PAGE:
NALMS Supports Collaborative Water and Soil Enhancement Act
On behalf of the more than 750 members of the North American Lake Management Society (NALMS), the NALMS Board of Directors supports the Collaborative Water and Soil Enhancement Act of 2018, sponsored by Ohio Congresswoman Marcia L. Fudge. Our scientists and lake managers are among the many professionals nationwide who provide high-quality scientific data related to lakes, ponds and other freshwater habitats that we depend on for a myriad of uses, including providing clean drinking water to millions of our citizens.
By providing more support for the management of nutrient and soil health, particularly targeting those areas in which nutrient runoff has created dead zones in downstream waters, the bill will also provide greater protections of drinking water sources that serve millions of citizens.
Effective management of nutrients is a critical component of sustainable agricultural practices by farmers, as well as the communities and ecosystems in and around agricultural regions of the U.S.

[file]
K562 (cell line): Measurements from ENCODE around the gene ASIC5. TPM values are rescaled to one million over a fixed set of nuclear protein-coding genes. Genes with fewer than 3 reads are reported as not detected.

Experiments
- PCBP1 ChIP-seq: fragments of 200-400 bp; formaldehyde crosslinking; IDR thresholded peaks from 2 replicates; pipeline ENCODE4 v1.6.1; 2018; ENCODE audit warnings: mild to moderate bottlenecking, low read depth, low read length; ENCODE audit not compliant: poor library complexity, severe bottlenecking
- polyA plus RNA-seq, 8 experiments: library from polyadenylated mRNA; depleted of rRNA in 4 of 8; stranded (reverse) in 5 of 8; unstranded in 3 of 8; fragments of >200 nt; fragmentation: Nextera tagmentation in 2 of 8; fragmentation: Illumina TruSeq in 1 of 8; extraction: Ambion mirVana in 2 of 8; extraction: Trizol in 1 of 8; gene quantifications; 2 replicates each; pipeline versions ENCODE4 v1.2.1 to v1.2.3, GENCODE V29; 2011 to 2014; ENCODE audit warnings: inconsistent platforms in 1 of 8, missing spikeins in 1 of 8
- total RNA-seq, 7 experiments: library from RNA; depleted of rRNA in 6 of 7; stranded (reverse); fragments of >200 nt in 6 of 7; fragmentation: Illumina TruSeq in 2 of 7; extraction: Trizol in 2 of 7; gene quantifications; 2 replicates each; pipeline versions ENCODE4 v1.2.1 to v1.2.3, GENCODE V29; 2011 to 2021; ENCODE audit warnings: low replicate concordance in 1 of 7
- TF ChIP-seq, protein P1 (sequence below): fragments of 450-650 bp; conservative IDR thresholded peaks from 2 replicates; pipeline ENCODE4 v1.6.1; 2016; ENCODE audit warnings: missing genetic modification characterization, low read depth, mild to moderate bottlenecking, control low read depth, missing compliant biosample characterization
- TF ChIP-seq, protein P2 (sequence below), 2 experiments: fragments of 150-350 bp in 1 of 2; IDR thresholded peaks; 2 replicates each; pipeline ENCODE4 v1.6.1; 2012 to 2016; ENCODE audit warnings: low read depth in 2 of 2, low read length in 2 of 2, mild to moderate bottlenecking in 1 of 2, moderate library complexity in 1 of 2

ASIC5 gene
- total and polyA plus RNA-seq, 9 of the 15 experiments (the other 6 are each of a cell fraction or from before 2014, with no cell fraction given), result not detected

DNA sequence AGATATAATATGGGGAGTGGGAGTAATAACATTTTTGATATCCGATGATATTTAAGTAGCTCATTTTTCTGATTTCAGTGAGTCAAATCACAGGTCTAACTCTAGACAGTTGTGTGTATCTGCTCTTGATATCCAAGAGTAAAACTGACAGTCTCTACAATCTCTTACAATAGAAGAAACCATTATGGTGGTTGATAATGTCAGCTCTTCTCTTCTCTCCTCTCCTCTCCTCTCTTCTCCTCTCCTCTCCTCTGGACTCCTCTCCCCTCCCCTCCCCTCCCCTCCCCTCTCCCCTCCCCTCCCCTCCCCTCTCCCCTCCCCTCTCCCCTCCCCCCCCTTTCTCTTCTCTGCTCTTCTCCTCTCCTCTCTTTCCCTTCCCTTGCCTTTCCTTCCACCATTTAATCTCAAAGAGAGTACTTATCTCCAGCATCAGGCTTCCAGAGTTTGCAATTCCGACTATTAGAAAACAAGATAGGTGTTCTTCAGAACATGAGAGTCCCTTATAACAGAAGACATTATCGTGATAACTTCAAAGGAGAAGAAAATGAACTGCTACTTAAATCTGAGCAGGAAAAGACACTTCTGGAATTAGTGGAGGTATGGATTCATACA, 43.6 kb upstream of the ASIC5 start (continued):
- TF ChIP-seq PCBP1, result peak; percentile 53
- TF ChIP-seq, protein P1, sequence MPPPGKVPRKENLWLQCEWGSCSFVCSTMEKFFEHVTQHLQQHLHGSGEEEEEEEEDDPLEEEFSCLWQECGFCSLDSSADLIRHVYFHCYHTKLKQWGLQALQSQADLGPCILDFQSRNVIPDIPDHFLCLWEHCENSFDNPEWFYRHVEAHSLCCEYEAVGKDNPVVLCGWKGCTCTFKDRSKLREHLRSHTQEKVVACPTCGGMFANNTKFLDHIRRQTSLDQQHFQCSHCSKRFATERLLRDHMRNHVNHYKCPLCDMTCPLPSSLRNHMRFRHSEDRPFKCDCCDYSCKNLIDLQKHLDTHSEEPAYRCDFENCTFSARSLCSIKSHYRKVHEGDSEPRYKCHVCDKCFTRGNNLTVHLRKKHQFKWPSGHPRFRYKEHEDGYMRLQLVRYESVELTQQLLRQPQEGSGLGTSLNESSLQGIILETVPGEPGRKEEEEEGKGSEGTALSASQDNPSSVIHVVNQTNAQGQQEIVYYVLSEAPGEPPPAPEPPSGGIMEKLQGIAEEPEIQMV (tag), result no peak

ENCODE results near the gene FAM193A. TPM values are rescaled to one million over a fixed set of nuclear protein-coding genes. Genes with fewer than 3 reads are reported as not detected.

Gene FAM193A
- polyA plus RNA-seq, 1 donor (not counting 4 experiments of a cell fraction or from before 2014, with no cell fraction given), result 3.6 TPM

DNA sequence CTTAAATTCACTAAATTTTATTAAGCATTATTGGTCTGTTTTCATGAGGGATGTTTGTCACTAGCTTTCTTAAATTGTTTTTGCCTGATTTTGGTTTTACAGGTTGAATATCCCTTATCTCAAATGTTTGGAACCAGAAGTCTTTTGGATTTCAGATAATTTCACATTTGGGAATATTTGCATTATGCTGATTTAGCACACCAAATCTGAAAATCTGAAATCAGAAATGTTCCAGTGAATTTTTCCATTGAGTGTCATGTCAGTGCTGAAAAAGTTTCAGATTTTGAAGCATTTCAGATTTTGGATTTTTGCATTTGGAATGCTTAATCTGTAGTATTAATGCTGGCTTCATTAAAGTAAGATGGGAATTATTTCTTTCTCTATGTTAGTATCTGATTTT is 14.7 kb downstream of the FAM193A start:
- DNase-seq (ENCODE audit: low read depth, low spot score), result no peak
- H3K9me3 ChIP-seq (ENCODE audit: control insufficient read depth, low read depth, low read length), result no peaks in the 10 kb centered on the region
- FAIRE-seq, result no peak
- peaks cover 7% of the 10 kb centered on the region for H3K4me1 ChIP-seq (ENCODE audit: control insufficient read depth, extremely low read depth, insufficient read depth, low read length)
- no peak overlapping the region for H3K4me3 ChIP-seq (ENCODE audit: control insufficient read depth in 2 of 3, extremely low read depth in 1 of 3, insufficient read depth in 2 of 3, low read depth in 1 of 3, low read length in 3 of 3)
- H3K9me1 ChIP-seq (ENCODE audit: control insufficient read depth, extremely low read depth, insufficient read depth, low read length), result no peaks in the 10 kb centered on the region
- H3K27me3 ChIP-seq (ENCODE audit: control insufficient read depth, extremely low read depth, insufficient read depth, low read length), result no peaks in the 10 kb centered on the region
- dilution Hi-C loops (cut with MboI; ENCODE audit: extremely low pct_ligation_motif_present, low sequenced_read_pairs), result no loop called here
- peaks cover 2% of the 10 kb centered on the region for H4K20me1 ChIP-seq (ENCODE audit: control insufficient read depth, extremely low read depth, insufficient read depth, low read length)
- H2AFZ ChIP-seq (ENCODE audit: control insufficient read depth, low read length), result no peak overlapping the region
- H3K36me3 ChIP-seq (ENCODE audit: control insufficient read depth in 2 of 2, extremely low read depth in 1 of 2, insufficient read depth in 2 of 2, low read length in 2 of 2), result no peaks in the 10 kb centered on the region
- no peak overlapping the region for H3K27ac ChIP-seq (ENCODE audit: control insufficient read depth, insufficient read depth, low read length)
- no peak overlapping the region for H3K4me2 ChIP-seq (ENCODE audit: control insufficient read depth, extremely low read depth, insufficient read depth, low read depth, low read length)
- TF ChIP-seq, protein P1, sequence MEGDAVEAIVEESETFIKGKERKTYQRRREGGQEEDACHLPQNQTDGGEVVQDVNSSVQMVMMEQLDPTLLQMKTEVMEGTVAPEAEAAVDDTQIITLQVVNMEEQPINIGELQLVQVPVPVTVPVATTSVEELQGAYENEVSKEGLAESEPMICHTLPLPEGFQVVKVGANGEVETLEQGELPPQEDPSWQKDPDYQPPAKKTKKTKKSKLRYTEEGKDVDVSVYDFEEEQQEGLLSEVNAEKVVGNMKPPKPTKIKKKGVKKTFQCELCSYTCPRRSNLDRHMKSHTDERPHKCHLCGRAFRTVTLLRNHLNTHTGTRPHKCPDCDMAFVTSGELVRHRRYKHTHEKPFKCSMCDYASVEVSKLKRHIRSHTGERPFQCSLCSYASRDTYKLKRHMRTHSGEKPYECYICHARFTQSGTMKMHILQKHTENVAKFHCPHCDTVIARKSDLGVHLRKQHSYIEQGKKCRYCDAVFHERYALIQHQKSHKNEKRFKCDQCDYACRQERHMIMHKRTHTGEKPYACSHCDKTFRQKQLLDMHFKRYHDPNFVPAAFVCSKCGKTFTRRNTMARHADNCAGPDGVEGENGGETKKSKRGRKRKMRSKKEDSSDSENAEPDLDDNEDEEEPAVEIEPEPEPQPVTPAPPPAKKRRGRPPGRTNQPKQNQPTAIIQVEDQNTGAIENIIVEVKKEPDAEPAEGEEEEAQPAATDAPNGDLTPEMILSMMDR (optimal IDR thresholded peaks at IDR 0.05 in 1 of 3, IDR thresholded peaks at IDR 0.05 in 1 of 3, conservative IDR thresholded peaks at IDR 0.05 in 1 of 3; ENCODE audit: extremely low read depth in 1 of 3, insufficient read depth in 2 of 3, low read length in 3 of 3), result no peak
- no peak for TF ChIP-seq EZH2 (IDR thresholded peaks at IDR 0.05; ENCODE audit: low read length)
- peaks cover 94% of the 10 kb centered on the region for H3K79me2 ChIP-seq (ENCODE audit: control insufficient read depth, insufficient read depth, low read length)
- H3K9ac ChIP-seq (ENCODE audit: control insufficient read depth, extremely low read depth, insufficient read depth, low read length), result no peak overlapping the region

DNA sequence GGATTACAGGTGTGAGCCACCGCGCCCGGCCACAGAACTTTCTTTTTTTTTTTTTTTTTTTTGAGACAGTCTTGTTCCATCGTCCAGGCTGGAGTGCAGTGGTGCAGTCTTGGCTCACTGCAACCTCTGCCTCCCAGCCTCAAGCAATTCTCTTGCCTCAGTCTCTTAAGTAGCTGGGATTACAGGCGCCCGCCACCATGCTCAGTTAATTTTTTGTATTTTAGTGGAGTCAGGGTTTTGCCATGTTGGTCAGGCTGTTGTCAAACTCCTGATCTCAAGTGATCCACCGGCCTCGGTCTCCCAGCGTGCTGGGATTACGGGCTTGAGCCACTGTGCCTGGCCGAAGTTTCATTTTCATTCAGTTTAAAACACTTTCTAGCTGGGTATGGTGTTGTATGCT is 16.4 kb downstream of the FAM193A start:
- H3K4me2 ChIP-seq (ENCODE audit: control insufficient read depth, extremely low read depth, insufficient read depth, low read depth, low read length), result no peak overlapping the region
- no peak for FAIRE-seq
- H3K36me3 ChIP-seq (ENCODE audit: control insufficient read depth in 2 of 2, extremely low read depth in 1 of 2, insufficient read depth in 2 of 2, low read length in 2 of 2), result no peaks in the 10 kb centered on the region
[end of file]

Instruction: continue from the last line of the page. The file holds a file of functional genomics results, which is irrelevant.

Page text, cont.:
The bill would strengthen the Environmental Quality Incentives Program (EQIP) and the Conservation Stewardship Program (CSP), two voluntary conservation programs in the Farm Bill. These programs provide incentives for nutrient management practices that improve soil health, and the goal would be to add at least 5 million new acres of land each year to the programs. Watersheds where nutrient delivery from runoff have created dead zones (in which hypoxia, or low oxygen conditions have been created) would be specifically targeted.
NALMS has a long-standing interest in providing the resources that help protect our lakes and watersheds. Our members include scientists, lake management professionals, and citizens, many of whom are lake volunteers in their communities.